• Promoting sustainable development and understanding socioeconomic effects.

The Global Dialogues were meant to ratchet up ambition by providing a space for exchanging views and giving parties a chance to discuss renewable energy (RE), energy storage, and carbon capture. Unfortunately, due to timeliness issues with the secretariat, the Global Dialogues started right before SBs and ended quite abruptly. Parties suggested regional conversations, asking “how” questions to frame the next dialogue, including case studies and world café-style debates, and more. They proposed the following themes for future discussions:

  • Increasing the capacity of renewable energy for those without access to it;
  • the energy transition;
  • and the decoupling of economies from fossil fuels.

Parties expressed that the first dialogues were helpful in terms of getting a sense of the current state of play, but they should have gone beyond scene-setting to challenge delegations.

One area of concern raised by the parties was the lack of substantial discussion on Small Island Developing States (SIDS) as well as the Asia-Pacific. Given the vulnerability of these nations to the impacts of climate change, it was disappointing that their specific challenges and needs were not given sufficient attention. It was suggested that the regional dialogues be held alongside the regional climate weeks. For the Asia-Pacific, it was announced that in November, the RCW would be in Johor, Malaysia.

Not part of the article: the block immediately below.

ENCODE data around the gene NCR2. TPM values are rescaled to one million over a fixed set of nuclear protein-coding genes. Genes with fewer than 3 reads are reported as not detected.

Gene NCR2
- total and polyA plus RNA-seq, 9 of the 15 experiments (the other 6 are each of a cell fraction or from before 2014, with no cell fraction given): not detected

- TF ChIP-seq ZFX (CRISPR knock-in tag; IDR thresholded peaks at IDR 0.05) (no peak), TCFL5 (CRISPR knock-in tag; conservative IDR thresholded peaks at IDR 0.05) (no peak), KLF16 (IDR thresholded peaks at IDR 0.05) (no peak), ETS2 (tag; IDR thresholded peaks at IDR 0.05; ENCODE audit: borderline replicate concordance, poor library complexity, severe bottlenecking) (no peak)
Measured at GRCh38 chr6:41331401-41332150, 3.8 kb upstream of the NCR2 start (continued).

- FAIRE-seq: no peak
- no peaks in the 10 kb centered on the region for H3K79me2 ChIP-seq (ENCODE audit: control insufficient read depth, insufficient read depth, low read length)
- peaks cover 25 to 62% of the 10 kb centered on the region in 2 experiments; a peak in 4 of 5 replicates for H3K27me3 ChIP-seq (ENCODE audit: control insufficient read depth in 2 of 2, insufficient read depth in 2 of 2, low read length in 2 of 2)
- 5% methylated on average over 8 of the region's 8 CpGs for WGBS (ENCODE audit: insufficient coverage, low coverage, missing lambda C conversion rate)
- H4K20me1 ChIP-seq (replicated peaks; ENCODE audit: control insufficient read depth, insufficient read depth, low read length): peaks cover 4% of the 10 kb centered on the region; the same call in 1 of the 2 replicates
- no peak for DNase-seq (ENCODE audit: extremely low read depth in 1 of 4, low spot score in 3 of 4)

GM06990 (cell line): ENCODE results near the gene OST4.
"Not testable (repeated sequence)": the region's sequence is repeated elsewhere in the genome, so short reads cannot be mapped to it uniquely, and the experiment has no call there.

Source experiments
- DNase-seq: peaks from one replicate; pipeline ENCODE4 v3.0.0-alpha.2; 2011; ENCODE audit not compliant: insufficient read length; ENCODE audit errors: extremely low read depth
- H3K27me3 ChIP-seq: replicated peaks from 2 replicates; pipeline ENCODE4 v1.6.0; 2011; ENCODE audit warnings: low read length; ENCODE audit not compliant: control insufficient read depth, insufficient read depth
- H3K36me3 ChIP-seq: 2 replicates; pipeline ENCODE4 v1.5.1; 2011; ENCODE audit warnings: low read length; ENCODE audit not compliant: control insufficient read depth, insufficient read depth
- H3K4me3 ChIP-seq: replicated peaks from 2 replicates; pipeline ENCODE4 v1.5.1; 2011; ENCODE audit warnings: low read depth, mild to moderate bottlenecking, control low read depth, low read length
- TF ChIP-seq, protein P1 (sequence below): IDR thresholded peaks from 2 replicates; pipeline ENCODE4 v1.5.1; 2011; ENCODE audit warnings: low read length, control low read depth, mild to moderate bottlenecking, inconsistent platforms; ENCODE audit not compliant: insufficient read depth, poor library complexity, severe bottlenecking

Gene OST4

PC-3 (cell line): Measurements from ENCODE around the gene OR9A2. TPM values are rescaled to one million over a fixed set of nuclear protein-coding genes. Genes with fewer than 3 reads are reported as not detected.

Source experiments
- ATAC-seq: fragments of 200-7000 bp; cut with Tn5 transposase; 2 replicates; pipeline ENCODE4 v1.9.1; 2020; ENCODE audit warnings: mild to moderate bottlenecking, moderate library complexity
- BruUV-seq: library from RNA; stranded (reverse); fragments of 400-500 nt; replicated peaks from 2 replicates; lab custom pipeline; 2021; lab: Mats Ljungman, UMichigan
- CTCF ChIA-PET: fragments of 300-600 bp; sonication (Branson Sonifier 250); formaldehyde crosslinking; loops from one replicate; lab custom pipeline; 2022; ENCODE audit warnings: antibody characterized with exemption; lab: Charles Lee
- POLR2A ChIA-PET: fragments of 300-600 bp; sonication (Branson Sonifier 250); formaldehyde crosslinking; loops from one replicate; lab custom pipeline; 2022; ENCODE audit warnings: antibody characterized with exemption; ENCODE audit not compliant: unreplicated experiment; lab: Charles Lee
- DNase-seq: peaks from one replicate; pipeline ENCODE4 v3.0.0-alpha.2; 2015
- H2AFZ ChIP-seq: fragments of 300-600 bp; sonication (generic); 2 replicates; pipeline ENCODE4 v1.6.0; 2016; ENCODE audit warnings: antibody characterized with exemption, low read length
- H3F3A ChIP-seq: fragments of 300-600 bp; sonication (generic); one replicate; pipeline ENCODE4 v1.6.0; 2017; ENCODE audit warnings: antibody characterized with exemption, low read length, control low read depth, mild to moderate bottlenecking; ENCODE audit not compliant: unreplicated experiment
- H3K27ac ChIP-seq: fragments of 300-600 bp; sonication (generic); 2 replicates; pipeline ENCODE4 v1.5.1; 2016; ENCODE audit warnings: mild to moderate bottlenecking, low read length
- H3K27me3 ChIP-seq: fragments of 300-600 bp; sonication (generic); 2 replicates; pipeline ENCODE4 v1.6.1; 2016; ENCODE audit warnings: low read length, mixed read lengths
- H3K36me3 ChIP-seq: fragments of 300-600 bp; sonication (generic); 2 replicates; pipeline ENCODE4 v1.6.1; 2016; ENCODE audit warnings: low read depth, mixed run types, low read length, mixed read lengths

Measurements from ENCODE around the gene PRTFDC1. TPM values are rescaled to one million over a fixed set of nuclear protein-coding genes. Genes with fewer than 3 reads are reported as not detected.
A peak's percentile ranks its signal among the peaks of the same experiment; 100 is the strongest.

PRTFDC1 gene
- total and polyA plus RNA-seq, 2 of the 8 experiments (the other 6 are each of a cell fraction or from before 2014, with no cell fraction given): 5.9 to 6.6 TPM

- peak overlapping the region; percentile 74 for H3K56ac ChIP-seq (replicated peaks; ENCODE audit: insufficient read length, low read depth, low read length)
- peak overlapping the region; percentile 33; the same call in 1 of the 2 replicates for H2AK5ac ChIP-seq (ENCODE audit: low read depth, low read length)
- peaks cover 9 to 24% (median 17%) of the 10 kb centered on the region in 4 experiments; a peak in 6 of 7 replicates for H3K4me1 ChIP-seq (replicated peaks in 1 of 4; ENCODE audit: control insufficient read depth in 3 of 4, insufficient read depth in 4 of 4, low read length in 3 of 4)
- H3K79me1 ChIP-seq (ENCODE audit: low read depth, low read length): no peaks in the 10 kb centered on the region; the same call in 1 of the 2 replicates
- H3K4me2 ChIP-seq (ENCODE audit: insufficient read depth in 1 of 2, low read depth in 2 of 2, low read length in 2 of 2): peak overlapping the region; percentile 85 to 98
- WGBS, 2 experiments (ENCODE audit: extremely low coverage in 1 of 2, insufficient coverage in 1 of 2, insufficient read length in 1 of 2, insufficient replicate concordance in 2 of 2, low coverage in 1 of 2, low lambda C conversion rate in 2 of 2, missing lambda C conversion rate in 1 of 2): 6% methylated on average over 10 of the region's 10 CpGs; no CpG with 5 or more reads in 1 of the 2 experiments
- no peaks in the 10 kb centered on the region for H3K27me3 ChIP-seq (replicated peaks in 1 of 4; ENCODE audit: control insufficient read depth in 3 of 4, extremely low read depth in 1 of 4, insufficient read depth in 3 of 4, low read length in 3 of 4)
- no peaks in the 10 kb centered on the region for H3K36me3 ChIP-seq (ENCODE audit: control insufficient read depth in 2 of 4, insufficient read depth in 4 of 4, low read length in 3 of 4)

The Path Forward

While the UNFCCC process values diverse perspectives and regional representation, it is important to continue focused MWP discussions within the subsidiary bodies, even if it was not included in the agenda. The absence of mitigation was puzzling but it just reaffirmed how significant the MWP is moving forward.

It is now clear that the global energy sector is falling short of the targets set in the Paris Agreement. Despite an increase in clean energy investment, the distribution remains imbalanced, with over 90% of the growth occurring in advanced economies and China since 2021. For some in the climate sector, the MWP could perhaps function down the line as a building block for an RE deployment goal within the UNFCCC. To achieve this, compromise and collaboration are crucial. The work programme serves as a valuable platform for countries to share knowledge, exchange best practices, and identify investment opportunities.